“Knut Wicksell … emphasized the concept of an equilibrium level of interest rate … In his 1898 book Interest and Prices he wrote that “there is a certain level of the average interest rate towards which general prices have no tendency either upwards or downwards move.’… In modern language, this level of interest rate is commonly referred to as the natural rate of interest.”

(Fed Vice Chairman Stanley Fischer’s speech at the 40th annual central bank seminar sponsored by the New York Fed in late 2016).

A bull market (started March 09, 2009) is still with us according to my previous article from September 12, 2022. Currently, the S&P 500 has been moving along the bear market surface established on June 17th ($3636.87, which is not the case). Intraday but close): 1) two weeks minus momentums, 2) one week + M and 3) one – M again last week. When do we have a solid uptrend? Nobody knows.

The investment advice

As a long-term (5 years or more) investor, you can start investing at any time (either an upswing or a downswing or a trendless or a faltering or whatever): it really doesn’t matter.

All that matters is choosing investment products with minimal costs and the best quality, as well as the services of brokers and mutuals. You need to do a thorough research by viewing the right sources.

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You are better off riding the smooth and steady bull market that is normal than the sharp drop and volatile bear market that typically lasts around six months. Also, avoid the margin loan, don’t try options (albeit TD Ameritrade ads “Think or Swim”), and don’t initiate short sales, the loss of which is theoretically unlimited. Currently, I only trade three short ETFs defensively (DOG, SH, and PSQ, which are the shorts of the DOW, S&P 500, and QQQ, respectively).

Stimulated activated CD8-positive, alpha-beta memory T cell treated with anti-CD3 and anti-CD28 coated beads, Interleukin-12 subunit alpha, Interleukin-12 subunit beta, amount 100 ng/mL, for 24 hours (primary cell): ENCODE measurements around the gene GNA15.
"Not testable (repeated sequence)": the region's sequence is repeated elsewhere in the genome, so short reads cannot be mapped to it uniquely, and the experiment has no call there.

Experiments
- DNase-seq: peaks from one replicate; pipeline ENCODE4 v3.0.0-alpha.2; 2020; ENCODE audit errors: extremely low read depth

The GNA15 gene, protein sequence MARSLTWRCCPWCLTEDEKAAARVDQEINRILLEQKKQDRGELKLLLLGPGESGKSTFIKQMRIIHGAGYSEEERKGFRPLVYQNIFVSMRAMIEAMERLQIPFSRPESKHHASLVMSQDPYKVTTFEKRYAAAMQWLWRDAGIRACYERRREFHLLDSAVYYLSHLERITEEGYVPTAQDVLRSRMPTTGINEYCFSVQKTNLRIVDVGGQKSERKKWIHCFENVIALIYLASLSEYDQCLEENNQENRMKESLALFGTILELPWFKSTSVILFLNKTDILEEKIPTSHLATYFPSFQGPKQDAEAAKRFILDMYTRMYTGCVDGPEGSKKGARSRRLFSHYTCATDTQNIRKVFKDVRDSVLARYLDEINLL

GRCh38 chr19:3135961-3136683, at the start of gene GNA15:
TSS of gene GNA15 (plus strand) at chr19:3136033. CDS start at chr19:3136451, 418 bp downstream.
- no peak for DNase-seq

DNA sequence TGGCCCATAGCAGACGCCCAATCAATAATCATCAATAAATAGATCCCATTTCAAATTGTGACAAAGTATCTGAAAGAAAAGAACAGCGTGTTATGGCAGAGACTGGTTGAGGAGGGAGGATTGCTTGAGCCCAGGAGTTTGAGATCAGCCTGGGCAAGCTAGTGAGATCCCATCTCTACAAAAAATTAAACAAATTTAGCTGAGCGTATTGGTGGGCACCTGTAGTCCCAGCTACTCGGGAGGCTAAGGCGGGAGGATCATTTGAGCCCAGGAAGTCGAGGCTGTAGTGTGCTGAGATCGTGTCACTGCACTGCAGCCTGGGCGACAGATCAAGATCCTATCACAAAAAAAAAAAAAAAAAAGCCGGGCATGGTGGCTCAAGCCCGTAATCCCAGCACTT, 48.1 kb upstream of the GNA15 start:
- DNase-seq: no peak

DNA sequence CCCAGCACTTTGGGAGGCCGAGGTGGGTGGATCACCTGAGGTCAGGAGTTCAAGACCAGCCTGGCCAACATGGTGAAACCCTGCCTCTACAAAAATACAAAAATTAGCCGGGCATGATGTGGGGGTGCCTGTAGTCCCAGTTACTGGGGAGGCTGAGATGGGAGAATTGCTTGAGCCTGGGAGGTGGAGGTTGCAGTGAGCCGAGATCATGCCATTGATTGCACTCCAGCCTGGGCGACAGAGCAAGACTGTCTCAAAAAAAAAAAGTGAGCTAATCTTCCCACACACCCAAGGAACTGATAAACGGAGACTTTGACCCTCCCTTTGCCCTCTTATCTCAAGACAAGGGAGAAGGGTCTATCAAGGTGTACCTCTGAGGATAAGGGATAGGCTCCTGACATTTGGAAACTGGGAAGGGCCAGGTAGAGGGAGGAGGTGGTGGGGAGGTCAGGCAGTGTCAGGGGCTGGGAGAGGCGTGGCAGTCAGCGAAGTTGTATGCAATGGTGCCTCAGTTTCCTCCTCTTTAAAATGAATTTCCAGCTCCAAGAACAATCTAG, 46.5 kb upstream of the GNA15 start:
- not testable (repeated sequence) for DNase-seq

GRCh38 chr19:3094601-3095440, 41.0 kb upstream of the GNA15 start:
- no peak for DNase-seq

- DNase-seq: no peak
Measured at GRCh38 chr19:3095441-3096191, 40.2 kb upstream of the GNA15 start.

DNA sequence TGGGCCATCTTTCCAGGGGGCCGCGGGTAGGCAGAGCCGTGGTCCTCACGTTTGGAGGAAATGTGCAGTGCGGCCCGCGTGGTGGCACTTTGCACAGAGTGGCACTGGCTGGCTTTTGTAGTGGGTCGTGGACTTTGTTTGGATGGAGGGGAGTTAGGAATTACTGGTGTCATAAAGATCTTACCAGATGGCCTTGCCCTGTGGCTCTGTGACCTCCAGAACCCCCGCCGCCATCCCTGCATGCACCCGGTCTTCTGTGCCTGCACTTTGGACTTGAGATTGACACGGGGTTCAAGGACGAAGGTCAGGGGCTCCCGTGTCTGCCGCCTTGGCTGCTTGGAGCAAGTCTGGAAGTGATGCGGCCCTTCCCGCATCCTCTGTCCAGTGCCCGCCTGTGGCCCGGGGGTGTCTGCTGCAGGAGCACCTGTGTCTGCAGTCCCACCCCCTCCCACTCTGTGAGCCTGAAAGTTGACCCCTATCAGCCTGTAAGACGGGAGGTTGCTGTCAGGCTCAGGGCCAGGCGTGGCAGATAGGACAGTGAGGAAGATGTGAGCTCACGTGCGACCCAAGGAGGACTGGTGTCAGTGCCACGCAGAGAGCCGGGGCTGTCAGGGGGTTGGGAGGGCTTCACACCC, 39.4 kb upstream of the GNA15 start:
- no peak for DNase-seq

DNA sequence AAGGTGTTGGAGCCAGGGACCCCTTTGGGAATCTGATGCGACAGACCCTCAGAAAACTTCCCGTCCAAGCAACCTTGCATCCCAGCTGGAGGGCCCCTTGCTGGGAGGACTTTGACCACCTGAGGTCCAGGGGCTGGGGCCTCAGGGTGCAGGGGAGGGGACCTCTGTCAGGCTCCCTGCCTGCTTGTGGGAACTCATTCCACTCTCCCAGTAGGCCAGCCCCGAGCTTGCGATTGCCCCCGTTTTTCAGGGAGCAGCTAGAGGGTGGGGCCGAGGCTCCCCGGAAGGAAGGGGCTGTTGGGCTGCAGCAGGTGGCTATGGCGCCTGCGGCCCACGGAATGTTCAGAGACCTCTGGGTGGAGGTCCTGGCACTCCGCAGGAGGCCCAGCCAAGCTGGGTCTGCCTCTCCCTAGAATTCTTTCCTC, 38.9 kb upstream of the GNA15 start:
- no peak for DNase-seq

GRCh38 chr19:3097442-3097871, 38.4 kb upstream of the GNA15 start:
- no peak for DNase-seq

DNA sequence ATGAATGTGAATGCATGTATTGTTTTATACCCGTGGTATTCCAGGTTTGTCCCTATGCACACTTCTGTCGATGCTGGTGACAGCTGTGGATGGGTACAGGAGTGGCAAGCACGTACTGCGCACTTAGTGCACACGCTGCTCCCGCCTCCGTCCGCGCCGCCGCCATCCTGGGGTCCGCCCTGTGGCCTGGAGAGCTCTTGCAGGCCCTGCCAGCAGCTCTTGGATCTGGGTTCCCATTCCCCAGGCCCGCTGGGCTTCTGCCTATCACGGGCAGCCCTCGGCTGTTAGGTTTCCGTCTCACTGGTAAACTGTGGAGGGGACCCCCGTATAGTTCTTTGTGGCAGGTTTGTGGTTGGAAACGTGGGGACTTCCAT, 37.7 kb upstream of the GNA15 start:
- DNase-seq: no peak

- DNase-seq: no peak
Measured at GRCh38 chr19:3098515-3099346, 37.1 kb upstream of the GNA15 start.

However, as a short-term trader, you can’t jump in the water without patiently testing waves and temperatures or sharks. After going through a long and tricky learning curve, you would start with pencil and paper first and then gradually increase the trade: My current betting limit (1% of my account balance), frequency (as many as possible) and break even (+1% above the cost) are used.

I currently allocate between 30% and 40% (depending on market conditions), but you probably shouldn’t exceed 5% of your total money by 2020 like I did.

The portfolio

A portfolio is not just a group of stocks and bonds, but a portfolio-theoretically sound selection of stocks and bonds that historically show negative correlations to each other. Some ETF portfolios are recommended. I never offer individual shares.

My dozen core ETFs are:

Vanguard Total Stock Market ETF (VTI)